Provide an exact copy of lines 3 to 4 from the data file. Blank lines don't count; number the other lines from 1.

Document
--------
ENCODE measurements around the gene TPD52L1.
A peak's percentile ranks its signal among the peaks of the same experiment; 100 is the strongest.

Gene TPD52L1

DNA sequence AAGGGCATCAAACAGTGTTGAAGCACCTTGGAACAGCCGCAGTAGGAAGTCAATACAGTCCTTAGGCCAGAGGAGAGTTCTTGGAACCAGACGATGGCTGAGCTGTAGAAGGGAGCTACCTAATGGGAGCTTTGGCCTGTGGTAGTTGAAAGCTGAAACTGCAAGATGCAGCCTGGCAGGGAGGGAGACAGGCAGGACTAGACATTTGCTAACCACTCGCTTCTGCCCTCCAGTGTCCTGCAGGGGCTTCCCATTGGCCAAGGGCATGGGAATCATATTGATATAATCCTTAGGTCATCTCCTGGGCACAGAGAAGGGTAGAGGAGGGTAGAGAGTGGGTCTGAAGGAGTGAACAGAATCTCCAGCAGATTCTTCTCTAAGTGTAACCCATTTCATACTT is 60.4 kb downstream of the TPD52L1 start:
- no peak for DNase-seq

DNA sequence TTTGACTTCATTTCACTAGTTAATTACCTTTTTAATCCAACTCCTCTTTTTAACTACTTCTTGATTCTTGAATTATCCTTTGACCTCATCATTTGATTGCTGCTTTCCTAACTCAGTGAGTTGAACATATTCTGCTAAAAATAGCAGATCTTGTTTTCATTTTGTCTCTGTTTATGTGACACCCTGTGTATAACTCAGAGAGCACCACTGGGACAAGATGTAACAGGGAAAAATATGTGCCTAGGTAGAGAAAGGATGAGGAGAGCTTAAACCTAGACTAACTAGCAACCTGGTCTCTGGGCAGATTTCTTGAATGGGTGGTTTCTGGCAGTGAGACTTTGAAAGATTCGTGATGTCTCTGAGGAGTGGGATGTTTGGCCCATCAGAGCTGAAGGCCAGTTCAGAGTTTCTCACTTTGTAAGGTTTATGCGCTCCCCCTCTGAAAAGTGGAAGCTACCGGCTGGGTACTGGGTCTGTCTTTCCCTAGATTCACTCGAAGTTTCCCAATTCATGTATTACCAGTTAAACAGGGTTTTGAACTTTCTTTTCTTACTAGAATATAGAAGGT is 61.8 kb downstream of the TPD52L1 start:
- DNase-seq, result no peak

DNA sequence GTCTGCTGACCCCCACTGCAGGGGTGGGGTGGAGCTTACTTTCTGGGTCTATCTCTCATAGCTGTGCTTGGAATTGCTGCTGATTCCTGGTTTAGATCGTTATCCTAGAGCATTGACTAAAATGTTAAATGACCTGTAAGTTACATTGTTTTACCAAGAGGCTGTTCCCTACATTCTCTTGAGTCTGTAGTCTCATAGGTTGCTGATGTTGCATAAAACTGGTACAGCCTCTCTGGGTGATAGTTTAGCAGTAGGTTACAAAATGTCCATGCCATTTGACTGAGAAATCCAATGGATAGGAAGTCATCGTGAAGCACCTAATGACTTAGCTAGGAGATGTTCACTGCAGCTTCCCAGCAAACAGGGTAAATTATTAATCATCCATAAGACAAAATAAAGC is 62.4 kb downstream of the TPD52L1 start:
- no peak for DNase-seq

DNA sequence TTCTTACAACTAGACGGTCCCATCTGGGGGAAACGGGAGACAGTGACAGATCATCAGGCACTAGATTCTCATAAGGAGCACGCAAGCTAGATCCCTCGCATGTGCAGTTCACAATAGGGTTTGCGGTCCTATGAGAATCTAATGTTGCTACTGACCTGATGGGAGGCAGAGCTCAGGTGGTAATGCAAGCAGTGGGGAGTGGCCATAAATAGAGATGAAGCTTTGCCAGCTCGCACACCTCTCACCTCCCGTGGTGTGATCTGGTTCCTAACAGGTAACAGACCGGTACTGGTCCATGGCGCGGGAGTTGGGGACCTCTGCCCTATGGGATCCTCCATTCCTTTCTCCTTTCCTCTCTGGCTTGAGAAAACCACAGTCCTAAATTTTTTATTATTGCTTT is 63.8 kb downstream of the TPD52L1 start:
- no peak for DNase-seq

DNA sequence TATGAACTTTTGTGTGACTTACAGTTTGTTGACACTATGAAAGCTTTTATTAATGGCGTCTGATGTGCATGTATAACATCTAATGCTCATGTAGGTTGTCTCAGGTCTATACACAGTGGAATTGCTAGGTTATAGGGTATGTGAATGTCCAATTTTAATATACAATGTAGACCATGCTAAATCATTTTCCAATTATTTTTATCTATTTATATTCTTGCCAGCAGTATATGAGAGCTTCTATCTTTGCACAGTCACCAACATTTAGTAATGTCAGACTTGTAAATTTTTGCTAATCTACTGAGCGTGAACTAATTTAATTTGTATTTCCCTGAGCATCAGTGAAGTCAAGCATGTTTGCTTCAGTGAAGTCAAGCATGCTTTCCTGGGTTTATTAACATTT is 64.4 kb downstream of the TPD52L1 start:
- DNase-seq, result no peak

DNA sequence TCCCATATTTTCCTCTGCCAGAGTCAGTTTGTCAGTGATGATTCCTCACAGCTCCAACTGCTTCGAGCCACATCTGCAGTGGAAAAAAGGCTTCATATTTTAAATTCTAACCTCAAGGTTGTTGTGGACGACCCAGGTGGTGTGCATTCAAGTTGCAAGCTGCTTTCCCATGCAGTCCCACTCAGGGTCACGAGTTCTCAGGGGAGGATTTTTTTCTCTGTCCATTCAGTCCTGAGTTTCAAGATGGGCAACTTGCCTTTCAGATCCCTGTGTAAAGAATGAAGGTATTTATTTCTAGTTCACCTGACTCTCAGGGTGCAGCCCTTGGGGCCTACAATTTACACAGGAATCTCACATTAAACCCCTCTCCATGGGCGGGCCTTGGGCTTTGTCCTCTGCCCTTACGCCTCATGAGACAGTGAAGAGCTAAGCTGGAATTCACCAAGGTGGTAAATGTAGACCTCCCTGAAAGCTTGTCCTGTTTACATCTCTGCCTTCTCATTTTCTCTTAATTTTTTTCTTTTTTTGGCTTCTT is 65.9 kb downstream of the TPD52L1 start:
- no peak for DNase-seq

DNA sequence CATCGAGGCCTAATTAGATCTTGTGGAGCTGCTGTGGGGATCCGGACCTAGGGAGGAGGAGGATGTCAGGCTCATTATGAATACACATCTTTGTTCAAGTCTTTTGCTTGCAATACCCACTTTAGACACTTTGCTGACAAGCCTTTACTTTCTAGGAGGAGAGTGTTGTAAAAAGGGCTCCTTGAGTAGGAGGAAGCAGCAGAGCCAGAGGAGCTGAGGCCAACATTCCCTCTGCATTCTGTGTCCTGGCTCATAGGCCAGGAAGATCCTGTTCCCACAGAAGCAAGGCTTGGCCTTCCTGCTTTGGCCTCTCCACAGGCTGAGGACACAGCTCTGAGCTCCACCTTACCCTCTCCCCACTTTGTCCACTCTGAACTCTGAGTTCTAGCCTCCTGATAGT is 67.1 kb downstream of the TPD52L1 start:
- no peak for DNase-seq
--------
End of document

Gene TPD52L1

DNA sequence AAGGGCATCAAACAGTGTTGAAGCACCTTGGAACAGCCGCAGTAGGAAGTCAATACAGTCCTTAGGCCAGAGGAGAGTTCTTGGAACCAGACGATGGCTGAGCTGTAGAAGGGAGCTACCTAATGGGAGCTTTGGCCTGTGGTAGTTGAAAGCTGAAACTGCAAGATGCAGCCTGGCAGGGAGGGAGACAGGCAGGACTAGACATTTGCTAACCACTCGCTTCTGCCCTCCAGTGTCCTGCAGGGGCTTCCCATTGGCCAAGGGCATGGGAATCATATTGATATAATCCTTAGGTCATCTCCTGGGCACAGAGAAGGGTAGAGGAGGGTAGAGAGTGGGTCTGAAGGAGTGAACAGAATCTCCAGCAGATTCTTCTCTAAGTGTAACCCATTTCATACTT is 60.4 kb downstream of the TPD52L1 start: